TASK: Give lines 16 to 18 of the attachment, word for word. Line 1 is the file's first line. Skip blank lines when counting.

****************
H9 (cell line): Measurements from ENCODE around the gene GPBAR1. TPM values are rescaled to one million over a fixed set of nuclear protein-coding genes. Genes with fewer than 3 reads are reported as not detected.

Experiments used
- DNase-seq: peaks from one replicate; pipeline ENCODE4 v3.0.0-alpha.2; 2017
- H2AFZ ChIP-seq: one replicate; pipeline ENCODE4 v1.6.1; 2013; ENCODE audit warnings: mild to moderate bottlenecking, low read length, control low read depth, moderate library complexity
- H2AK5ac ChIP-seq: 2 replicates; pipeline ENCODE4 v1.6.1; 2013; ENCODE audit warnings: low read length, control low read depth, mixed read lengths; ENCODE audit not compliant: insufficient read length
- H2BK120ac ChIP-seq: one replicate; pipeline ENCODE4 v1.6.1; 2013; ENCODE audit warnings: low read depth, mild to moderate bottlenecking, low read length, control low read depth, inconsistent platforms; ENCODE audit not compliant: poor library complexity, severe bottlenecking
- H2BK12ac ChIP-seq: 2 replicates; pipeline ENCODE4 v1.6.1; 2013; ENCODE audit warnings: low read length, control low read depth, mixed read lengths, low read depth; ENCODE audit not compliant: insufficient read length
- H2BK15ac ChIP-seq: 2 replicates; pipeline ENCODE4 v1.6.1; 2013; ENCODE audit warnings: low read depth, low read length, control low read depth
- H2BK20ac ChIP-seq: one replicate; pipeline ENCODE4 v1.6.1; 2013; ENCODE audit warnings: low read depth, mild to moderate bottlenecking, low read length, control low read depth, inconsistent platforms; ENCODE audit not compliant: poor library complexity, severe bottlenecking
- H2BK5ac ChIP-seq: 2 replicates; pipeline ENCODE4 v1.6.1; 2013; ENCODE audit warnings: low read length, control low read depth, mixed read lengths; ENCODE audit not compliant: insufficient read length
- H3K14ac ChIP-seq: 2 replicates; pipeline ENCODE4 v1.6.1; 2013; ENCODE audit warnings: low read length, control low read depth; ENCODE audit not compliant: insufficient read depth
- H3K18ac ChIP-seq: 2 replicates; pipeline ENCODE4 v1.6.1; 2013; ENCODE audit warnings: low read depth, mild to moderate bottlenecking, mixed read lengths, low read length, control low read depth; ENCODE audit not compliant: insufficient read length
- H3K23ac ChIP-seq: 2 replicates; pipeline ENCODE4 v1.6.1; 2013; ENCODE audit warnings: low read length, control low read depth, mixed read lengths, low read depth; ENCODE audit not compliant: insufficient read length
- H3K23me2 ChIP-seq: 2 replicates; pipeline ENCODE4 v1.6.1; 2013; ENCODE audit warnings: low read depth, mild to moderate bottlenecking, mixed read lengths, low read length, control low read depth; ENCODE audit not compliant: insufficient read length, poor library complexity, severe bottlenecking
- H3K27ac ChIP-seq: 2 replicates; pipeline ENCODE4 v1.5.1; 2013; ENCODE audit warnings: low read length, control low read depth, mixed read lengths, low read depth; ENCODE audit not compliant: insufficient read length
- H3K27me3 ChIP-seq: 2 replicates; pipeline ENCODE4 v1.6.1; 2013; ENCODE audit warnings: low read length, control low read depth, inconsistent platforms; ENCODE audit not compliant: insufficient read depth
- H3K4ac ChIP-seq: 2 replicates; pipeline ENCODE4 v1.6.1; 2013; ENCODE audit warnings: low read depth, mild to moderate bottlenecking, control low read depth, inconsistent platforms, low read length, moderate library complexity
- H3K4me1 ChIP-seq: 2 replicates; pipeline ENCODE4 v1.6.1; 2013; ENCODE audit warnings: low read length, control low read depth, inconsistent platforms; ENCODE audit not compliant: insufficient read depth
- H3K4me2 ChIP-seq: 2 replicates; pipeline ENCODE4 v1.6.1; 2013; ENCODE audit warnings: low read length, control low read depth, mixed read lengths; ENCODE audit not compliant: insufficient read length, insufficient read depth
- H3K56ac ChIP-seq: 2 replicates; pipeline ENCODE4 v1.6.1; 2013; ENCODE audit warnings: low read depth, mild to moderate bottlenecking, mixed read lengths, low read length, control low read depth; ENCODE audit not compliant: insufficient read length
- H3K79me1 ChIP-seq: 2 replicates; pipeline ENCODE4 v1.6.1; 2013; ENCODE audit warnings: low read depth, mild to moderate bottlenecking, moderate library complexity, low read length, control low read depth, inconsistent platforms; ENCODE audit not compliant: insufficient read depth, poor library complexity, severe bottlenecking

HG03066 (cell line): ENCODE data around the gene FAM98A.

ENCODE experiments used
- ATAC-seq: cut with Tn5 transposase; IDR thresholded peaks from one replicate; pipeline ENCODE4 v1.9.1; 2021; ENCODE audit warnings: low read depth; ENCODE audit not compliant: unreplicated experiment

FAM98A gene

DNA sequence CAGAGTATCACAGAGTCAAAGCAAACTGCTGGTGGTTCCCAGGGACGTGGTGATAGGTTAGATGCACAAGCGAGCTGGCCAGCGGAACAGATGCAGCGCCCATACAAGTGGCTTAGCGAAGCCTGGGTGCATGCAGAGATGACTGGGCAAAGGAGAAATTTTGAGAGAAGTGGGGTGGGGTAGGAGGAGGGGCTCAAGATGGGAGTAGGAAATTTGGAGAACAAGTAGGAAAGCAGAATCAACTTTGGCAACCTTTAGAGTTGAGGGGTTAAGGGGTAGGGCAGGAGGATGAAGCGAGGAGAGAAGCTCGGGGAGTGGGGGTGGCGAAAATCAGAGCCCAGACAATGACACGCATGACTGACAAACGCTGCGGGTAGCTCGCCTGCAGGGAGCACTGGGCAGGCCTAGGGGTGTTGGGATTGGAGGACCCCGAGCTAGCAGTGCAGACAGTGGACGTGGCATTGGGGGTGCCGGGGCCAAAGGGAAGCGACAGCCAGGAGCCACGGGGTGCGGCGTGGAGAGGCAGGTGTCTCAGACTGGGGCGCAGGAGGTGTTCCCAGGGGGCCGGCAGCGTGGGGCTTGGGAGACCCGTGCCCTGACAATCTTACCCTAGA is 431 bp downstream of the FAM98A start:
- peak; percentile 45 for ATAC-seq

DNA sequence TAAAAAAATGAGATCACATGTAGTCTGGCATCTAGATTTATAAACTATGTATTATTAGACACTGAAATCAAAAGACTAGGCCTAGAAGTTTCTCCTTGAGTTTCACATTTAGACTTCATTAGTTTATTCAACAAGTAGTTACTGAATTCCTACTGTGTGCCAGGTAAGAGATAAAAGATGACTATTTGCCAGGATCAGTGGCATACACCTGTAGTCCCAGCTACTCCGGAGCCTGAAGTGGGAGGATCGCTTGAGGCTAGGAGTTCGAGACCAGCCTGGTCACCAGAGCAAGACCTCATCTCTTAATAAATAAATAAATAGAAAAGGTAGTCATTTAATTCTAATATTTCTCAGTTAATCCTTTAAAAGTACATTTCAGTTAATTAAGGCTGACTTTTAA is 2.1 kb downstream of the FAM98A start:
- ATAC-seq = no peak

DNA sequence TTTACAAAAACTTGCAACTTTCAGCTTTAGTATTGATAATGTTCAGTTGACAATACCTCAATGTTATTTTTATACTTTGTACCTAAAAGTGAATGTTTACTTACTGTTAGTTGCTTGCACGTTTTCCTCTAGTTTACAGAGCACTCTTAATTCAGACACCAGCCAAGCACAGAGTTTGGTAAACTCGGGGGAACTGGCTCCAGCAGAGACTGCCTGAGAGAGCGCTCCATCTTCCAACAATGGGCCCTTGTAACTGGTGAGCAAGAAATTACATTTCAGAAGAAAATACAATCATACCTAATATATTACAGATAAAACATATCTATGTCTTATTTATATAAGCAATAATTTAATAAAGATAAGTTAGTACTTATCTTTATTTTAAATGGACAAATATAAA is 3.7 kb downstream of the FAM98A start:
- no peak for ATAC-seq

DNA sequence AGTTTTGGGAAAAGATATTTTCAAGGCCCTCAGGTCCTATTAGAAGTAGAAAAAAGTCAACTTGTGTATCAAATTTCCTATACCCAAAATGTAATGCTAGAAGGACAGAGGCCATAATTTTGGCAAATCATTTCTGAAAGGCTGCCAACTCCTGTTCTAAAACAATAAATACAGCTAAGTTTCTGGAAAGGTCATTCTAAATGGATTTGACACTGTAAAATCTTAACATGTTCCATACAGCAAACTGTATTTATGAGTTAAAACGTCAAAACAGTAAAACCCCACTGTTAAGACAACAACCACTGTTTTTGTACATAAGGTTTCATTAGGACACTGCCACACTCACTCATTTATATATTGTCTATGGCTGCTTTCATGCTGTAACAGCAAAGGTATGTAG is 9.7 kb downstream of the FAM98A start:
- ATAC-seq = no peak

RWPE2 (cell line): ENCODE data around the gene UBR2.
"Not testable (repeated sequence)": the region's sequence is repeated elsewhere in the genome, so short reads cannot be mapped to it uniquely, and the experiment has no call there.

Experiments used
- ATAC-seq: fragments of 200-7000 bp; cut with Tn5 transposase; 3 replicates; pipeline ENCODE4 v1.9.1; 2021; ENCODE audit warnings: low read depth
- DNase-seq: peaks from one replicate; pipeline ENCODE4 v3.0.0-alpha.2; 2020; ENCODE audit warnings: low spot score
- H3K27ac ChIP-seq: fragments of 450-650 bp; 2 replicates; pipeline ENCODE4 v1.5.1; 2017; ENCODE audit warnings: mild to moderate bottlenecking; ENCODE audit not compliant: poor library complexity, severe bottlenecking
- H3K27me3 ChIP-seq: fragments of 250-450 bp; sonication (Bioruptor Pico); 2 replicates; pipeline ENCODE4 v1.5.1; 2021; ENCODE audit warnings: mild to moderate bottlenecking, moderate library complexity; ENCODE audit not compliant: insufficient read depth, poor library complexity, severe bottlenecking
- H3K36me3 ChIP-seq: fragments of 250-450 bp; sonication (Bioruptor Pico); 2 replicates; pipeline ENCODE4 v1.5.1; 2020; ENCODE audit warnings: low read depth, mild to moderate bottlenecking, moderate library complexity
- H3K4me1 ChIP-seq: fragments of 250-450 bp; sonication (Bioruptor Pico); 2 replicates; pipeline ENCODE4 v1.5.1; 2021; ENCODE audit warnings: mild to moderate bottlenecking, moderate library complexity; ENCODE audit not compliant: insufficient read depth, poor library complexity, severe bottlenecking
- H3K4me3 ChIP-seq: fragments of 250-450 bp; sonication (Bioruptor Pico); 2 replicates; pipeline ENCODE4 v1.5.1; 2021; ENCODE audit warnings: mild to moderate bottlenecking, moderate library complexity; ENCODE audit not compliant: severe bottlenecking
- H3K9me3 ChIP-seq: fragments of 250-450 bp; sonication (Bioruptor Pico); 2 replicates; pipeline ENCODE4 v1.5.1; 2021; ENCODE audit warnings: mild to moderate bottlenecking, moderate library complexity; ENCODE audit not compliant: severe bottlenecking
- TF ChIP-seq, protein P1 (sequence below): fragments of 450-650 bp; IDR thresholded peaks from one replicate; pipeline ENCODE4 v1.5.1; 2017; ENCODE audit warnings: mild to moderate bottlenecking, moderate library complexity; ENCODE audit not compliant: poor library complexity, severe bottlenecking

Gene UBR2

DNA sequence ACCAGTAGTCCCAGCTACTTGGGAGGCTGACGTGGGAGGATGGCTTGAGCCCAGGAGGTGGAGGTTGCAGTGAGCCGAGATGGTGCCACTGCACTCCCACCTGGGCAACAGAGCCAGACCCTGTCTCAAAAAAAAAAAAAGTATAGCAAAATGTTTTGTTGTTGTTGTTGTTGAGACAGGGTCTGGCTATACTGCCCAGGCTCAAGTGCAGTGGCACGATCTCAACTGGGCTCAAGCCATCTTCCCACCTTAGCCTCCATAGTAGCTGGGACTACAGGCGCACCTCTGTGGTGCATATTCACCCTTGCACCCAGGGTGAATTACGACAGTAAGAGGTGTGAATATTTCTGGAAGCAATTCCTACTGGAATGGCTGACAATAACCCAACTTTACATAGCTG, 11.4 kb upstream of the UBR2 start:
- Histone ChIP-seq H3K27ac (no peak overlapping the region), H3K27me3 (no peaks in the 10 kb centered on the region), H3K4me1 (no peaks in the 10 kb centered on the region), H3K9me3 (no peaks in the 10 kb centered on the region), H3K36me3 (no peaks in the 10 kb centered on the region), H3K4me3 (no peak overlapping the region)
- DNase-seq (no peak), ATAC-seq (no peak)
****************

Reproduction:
- H3K27me3 ChIP-seq: 2 replicates; pipeline ENCODE4 v1.6.1; 2013; ENCODE audit warnings: low read length, control low read depth, inconsistent platforms; ENCODE audit not compliant: insufficient read depth
- H3K4ac ChIP-seq: 2 replicates; pipeline ENCODE4 v1.6.1; 2013; ENCODE audit warnings: low read depth, mild to moderate bottlenecking, control low read depth, inconsistent platforms, low read length, moderate library complexity
- H3K4me1 ChIP-seq: 2 replicates; pipeline ENCODE4 v1.6.1; 2013; ENCODE audit warnings: low read length, control low read depth, inconsistent platforms; ENCODE audit not compliant: insufficient read depth